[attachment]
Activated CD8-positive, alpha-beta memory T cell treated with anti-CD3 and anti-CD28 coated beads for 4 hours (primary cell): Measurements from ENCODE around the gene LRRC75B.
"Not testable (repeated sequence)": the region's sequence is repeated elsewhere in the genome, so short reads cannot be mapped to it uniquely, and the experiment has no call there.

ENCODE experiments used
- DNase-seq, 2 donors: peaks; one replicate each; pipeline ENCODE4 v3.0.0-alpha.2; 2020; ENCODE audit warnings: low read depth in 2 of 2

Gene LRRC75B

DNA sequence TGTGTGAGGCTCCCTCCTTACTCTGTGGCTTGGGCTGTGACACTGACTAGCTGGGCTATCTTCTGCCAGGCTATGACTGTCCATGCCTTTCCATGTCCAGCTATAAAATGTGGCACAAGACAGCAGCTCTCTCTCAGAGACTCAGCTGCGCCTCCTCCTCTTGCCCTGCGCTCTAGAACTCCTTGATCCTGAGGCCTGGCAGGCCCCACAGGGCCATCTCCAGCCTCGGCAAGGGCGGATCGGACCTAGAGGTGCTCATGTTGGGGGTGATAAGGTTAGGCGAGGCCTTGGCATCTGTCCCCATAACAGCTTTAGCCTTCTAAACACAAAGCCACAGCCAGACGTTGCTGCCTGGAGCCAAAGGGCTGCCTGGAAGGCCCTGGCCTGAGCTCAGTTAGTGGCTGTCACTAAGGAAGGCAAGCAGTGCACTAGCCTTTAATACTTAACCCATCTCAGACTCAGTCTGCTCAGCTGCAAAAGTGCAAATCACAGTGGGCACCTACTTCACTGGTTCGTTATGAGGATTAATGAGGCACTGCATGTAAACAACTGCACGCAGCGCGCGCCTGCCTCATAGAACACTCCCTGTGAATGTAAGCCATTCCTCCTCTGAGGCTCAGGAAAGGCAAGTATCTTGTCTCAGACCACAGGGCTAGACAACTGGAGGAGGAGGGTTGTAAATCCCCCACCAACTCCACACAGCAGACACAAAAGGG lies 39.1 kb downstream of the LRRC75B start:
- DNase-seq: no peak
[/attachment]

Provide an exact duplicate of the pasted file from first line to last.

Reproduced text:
Activated CD8-positive, alpha-beta memory T cell treated with anti-CD3 and anti-CD28 coated beads for 4 hours (primary cell): Measurements from ENCODE around the gene LRRC75B.
"Not testable (repeated sequence)": the region's sequence is repeated elsewhere in the genome, so short reads cannot be mapped to it uniquely, and the experiment has no call there.

ENCODE experiments used
- DNase-seq, 2 donors: peaks; one replicate each; pipeline ENCODE4 v3.0.0-alpha.2; 2020; ENCODE audit warnings: low read depth in 2 of 2

Gene LRRC75B

DNA sequence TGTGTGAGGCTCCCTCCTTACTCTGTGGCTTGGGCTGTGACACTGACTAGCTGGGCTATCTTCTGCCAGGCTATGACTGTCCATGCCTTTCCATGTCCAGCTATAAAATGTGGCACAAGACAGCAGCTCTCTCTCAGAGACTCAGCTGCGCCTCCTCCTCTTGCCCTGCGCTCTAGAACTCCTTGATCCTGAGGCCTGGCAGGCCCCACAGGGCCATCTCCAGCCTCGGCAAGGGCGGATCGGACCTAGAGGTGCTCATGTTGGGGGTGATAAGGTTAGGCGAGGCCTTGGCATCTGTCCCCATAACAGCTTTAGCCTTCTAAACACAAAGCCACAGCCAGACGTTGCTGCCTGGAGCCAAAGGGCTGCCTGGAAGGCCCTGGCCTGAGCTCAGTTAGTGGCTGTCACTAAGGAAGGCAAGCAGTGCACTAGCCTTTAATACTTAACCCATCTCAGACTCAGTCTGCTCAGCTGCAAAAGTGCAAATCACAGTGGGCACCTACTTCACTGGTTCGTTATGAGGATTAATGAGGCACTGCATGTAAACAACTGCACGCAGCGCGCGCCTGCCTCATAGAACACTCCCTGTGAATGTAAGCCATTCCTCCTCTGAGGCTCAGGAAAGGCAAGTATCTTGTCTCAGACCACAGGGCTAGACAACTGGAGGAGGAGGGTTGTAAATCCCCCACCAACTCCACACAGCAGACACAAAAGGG lies 39.1 kb downstream of the LRRC75B start:
- DNase-seq: no peak